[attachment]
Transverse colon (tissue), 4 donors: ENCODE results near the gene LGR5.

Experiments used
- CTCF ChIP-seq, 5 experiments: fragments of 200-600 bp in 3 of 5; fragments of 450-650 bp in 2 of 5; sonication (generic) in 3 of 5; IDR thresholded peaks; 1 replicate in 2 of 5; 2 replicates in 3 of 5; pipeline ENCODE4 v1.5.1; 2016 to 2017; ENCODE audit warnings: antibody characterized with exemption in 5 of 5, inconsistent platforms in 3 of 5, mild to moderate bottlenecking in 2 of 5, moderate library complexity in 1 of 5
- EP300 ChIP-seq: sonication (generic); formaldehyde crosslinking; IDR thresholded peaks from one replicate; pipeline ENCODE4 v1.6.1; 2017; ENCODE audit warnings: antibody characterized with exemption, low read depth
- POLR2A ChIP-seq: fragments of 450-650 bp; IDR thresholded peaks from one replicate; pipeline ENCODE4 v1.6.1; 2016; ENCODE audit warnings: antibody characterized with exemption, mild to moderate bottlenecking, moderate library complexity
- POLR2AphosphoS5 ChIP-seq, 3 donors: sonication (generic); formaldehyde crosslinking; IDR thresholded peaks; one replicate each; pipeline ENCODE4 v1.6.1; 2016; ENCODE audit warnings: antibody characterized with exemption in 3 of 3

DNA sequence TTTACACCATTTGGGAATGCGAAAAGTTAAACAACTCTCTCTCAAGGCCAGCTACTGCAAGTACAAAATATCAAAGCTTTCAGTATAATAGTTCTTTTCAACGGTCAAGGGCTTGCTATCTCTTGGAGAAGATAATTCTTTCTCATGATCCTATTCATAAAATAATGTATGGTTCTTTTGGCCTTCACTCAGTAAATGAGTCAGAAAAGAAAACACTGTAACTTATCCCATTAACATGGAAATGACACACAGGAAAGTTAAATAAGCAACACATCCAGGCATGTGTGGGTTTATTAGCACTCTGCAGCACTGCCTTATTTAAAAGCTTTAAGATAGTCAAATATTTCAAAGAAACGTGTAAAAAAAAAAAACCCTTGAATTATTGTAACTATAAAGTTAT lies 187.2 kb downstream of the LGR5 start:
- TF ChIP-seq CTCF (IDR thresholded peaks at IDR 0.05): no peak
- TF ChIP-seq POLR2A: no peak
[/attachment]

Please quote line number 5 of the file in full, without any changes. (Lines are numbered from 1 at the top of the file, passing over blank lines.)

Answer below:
- POLR2A ChIP-seq: fragments of 450-650 bp; IDR thresholded peaks from one replicate; pipeline ENCODE4 v1.6.1; 2016; ENCODE audit warnings: antibody characterized with exemption, mild to moderate bottlenecking, moderate library complexity